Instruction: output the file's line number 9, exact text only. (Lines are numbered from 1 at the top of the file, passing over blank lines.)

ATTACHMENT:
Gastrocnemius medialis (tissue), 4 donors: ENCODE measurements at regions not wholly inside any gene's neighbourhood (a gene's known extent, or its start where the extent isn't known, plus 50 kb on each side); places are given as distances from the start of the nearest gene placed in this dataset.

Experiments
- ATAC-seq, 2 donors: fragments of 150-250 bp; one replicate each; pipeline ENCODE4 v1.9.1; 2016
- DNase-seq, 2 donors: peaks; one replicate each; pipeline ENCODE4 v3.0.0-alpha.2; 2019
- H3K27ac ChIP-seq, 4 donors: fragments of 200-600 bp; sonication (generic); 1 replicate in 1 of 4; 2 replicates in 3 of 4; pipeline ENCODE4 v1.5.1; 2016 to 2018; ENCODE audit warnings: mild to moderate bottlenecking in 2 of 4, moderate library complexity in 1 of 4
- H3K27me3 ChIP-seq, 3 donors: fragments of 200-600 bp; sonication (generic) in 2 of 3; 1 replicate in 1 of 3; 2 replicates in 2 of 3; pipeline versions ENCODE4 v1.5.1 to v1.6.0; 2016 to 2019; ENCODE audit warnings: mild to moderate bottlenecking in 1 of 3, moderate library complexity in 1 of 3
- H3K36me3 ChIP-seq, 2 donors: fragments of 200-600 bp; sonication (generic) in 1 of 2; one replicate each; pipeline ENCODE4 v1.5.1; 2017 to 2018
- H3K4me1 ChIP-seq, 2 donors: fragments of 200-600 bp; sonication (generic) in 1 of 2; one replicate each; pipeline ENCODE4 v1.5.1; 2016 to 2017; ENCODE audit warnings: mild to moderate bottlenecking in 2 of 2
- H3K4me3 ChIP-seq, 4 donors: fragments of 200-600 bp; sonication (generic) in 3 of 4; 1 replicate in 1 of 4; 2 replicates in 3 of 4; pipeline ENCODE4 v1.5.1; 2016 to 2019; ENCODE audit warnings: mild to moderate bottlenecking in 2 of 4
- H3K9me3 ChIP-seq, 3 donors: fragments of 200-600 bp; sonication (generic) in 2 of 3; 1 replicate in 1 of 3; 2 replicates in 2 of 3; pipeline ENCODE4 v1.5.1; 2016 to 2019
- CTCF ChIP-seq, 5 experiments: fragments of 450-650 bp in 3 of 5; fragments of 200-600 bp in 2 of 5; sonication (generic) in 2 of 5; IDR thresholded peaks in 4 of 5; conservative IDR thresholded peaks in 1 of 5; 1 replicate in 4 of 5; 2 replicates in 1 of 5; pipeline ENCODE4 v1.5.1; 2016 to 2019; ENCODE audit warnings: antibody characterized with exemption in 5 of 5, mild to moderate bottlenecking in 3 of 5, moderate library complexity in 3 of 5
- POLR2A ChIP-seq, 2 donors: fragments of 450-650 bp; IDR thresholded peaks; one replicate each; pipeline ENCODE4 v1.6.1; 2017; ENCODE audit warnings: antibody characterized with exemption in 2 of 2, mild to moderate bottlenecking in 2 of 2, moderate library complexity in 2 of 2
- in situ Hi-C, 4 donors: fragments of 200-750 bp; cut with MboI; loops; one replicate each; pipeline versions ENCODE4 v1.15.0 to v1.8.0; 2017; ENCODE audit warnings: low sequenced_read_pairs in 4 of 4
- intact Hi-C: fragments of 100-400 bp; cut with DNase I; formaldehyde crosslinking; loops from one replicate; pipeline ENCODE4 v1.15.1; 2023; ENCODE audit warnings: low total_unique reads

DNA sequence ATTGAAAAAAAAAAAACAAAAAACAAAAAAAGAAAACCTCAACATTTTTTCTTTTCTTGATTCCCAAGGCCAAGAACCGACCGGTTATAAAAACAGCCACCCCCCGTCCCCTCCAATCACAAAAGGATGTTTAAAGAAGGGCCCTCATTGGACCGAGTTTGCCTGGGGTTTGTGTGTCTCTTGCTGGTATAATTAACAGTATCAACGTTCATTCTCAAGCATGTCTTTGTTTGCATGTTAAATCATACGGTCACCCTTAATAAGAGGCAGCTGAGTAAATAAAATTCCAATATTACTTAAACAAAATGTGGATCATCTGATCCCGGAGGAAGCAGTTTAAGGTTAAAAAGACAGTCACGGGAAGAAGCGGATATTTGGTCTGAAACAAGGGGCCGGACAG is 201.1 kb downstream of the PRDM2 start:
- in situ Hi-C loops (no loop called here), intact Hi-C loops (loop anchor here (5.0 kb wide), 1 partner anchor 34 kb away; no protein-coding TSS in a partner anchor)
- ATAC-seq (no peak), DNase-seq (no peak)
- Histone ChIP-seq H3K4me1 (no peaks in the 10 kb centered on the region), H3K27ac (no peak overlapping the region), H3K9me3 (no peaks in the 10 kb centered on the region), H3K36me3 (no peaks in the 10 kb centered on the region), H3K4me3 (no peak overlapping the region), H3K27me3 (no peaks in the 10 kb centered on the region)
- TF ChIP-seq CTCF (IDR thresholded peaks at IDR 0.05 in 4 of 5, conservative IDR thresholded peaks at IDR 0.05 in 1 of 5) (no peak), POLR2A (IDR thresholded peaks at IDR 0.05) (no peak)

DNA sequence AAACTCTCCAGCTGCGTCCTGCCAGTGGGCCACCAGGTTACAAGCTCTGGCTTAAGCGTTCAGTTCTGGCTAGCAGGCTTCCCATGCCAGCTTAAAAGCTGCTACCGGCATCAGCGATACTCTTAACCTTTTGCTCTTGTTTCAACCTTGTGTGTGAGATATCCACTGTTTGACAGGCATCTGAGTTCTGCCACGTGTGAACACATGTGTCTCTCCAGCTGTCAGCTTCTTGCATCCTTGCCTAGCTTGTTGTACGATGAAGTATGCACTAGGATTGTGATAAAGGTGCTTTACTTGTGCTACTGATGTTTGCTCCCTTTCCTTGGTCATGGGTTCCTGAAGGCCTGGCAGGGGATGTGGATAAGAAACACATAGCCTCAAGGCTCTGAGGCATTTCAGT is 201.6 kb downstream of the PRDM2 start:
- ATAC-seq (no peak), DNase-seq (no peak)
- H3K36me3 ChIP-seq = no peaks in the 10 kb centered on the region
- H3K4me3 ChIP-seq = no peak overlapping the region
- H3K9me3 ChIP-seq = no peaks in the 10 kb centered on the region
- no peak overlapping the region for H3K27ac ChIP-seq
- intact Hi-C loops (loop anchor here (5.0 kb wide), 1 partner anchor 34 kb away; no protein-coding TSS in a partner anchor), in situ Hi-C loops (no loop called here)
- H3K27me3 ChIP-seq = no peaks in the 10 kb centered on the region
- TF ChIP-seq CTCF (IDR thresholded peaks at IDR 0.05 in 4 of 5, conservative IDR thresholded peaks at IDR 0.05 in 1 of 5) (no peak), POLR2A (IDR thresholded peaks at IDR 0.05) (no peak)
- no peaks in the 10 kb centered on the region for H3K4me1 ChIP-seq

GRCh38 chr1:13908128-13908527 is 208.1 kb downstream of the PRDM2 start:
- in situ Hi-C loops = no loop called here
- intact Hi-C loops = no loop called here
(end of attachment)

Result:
- H3K4me3 ChIP-seq, 4 donors: fragments of 200-600 bp; sonication (generic) in 3 of 4; 1 replicate in 1 of 4; 2 replicates in 3 of 4; pipeline ENCODE4 v1.5.1; 2016 to 2019; ENCODE audit warnings: mild to moderate bottlenecking in 2 of 4